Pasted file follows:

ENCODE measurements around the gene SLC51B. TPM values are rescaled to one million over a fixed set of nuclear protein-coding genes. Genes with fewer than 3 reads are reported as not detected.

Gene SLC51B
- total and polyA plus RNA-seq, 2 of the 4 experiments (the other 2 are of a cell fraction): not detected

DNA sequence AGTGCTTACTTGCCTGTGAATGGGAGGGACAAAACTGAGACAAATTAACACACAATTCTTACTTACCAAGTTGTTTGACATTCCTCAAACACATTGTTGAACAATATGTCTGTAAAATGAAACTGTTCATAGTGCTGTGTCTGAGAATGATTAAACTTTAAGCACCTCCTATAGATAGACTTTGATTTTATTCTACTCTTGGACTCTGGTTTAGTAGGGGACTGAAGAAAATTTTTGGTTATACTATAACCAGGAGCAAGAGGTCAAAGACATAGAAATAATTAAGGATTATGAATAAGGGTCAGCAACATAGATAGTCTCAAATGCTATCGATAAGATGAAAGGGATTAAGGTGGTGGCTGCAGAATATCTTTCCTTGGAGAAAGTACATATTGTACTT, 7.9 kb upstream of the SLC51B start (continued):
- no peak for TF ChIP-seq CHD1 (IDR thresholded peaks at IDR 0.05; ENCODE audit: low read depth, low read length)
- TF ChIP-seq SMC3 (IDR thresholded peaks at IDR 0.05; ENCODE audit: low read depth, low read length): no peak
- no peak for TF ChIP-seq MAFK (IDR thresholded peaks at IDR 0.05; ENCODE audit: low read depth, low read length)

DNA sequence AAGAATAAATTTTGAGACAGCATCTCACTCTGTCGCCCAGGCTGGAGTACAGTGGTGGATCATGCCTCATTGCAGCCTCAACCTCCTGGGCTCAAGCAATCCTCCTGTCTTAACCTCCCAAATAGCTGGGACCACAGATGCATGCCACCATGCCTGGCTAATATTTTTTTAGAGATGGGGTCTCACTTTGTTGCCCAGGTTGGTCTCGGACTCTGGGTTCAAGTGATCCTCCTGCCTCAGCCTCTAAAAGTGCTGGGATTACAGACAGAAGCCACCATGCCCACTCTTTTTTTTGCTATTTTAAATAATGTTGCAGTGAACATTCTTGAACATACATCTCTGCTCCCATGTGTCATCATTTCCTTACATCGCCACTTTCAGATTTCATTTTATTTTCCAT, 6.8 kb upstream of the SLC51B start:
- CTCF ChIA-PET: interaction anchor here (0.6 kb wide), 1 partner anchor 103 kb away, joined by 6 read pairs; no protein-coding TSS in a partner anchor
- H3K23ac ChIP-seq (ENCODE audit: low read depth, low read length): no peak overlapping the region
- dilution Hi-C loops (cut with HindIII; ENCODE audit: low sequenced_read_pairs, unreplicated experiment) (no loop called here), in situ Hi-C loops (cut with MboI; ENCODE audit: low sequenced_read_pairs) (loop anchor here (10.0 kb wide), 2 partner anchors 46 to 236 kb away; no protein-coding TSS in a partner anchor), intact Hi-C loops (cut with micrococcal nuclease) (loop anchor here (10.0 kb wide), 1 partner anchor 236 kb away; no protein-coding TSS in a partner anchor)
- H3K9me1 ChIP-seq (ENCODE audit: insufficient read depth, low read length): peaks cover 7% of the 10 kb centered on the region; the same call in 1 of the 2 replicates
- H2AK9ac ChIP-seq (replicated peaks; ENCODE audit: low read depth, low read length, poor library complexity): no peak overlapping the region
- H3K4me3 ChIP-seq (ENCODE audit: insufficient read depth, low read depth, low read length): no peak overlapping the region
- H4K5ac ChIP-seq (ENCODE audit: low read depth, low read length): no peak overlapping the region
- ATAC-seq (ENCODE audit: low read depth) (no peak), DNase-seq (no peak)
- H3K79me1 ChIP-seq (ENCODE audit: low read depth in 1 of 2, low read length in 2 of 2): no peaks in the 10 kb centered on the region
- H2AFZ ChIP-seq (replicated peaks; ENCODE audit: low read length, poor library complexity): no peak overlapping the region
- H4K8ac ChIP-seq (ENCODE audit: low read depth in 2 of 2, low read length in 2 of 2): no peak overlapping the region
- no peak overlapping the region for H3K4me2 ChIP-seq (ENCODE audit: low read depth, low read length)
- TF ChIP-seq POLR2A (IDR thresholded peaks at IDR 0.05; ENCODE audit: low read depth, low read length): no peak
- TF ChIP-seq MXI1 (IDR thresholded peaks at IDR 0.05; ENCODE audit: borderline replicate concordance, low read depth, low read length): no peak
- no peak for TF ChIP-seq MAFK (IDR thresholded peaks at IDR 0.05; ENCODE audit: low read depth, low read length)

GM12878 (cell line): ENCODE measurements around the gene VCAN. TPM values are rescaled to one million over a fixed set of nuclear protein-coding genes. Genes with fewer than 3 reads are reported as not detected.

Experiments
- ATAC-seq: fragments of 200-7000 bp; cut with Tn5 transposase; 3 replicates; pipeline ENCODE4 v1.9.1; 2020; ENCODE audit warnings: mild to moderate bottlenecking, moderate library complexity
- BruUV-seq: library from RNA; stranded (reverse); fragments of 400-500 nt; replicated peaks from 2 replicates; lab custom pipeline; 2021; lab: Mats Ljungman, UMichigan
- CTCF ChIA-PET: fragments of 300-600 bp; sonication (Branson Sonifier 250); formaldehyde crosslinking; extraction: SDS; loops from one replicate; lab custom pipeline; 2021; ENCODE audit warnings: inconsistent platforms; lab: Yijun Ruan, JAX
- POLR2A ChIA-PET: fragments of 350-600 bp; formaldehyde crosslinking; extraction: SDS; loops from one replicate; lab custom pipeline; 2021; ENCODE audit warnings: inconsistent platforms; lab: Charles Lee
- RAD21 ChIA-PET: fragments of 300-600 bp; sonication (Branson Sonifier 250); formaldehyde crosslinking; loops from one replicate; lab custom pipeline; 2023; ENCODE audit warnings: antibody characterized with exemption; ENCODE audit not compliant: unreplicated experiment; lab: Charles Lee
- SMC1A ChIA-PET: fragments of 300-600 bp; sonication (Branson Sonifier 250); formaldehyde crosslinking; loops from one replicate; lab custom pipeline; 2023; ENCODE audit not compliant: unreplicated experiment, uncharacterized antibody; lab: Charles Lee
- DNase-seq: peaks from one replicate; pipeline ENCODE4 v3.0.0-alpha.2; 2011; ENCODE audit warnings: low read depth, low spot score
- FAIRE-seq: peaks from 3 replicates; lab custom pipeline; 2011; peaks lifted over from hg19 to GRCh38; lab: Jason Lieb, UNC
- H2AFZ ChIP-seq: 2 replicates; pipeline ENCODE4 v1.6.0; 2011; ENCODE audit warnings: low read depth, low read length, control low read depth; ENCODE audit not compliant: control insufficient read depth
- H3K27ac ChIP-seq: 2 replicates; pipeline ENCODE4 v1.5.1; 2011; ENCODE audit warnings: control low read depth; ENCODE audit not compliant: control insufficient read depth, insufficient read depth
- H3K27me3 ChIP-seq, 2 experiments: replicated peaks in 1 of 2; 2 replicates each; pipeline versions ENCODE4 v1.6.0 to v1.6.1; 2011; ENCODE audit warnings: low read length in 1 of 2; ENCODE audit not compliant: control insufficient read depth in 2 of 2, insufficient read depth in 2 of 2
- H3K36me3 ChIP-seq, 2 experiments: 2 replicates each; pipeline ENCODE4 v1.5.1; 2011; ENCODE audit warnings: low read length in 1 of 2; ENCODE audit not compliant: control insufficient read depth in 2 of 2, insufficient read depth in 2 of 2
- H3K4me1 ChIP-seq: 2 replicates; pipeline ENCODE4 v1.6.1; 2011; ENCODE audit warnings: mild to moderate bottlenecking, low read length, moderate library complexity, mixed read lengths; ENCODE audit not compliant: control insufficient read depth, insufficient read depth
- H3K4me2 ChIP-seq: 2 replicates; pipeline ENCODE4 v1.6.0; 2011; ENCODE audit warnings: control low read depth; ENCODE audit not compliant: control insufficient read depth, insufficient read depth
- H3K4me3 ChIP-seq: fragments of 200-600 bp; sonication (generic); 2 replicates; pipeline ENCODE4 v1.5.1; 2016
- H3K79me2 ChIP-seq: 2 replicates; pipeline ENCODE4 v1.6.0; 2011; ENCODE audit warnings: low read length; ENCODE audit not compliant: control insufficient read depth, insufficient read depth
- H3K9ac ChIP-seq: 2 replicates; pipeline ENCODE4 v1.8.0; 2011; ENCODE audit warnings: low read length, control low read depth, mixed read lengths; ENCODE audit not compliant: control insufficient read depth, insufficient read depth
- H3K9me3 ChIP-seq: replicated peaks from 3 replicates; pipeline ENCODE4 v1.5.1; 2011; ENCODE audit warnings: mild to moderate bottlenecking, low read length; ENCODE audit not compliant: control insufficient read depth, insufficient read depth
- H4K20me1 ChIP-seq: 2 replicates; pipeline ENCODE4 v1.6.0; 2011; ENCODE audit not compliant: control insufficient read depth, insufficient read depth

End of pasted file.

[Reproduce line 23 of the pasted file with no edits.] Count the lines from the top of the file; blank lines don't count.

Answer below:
- no peak for TF ChIP-seq MAFK (IDR thresholded peaks at IDR 0.05; ENCODE audit: low read depth, low read length)